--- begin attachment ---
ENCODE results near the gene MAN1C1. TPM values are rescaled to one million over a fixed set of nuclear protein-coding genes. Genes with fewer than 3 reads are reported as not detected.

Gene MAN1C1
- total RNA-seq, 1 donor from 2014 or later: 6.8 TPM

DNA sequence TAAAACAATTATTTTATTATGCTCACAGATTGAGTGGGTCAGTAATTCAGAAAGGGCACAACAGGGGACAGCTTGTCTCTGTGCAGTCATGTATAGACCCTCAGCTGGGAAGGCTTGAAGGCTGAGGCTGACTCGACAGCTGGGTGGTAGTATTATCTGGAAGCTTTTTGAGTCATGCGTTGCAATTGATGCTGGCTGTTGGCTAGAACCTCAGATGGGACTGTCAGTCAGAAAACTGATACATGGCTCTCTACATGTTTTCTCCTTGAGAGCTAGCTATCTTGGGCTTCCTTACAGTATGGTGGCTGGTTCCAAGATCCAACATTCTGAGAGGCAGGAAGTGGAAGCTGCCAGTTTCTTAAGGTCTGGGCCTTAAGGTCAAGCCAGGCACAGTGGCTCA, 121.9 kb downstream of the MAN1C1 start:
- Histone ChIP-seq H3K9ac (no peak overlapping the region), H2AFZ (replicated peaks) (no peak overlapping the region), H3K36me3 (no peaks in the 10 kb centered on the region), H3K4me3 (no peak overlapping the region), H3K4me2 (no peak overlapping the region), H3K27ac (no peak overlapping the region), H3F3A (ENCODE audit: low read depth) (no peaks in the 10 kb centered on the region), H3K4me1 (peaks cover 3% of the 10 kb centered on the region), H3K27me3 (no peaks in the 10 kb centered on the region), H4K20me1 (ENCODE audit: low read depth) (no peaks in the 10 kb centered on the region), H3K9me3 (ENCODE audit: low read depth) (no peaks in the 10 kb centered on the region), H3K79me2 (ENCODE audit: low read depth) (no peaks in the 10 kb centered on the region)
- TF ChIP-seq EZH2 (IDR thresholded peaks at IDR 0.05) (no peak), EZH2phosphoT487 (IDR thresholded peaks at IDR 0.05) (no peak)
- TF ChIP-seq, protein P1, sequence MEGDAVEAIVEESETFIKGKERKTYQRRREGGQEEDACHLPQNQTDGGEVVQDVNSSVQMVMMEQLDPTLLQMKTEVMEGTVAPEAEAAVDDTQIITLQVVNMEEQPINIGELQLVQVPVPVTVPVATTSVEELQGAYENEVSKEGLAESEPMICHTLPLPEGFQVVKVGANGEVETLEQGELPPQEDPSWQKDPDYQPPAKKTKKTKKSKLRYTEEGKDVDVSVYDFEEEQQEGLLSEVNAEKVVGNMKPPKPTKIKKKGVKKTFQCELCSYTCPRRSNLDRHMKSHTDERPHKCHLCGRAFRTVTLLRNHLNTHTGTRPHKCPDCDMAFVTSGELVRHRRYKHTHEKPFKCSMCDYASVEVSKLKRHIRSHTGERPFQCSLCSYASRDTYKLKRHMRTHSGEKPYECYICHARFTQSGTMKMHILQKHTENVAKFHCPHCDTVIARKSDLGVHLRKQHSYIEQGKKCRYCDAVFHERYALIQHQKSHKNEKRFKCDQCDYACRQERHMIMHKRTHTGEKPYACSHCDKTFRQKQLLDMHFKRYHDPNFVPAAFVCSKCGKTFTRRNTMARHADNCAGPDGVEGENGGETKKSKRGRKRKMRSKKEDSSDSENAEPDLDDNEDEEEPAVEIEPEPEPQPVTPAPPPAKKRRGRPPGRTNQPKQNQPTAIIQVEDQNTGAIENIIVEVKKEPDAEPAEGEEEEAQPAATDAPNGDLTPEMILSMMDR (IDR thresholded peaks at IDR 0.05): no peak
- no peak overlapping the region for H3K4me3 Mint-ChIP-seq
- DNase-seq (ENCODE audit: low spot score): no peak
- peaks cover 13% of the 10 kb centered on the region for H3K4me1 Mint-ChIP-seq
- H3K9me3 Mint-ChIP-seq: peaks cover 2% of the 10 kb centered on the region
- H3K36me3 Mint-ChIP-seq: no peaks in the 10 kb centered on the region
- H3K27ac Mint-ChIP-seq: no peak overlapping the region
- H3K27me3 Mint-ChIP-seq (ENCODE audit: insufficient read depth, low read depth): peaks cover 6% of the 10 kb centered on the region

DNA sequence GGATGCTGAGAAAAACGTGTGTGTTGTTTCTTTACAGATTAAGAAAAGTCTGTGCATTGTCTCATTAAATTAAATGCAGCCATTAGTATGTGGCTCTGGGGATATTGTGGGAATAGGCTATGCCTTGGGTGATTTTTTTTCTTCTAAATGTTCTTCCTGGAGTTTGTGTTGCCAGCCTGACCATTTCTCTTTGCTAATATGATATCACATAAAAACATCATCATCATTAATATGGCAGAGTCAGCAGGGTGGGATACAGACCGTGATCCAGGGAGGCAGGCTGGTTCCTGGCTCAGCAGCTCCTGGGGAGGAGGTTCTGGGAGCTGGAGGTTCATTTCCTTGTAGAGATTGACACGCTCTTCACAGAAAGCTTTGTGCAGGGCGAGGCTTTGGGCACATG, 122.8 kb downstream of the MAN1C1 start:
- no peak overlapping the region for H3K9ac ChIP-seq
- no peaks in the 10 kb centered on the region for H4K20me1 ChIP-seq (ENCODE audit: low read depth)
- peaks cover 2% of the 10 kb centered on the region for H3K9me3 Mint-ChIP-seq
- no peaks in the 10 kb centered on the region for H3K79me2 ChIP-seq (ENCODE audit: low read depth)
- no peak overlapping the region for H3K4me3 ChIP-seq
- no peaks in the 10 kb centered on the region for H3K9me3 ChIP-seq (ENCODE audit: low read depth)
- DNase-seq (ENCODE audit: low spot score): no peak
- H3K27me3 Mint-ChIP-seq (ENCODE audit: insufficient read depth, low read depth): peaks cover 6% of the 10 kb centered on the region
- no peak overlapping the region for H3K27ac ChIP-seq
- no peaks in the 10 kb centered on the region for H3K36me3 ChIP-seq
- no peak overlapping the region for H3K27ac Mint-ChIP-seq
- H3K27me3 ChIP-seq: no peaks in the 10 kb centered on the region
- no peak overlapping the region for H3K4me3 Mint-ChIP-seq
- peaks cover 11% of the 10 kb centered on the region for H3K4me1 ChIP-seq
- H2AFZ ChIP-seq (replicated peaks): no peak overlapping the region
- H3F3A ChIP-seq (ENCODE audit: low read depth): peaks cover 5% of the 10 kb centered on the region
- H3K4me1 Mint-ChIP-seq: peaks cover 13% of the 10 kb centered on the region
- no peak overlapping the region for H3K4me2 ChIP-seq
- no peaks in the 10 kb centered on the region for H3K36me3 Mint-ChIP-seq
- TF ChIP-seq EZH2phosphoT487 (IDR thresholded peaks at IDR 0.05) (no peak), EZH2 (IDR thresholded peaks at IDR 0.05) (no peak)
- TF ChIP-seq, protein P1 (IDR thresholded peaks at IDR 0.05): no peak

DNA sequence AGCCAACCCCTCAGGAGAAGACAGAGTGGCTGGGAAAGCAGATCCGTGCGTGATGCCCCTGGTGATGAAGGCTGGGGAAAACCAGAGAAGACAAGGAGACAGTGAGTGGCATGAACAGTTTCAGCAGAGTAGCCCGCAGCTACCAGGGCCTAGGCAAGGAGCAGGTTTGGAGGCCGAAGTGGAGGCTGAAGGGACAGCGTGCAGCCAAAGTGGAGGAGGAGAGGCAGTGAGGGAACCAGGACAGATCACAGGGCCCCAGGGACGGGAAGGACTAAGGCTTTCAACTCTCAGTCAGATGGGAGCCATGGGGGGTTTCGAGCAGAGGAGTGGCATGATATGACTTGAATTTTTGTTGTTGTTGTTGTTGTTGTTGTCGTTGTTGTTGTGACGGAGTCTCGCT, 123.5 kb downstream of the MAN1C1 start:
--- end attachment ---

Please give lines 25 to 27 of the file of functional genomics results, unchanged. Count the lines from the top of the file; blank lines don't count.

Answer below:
- no peaks in the 10 kb centered on the region for H3K36me3 ChIP-seq
- no peak overlapping the region for H3K27ac Mint-ChIP-seq
- H3K27me3 ChIP-seq: no peaks in the 10 kb centered on the region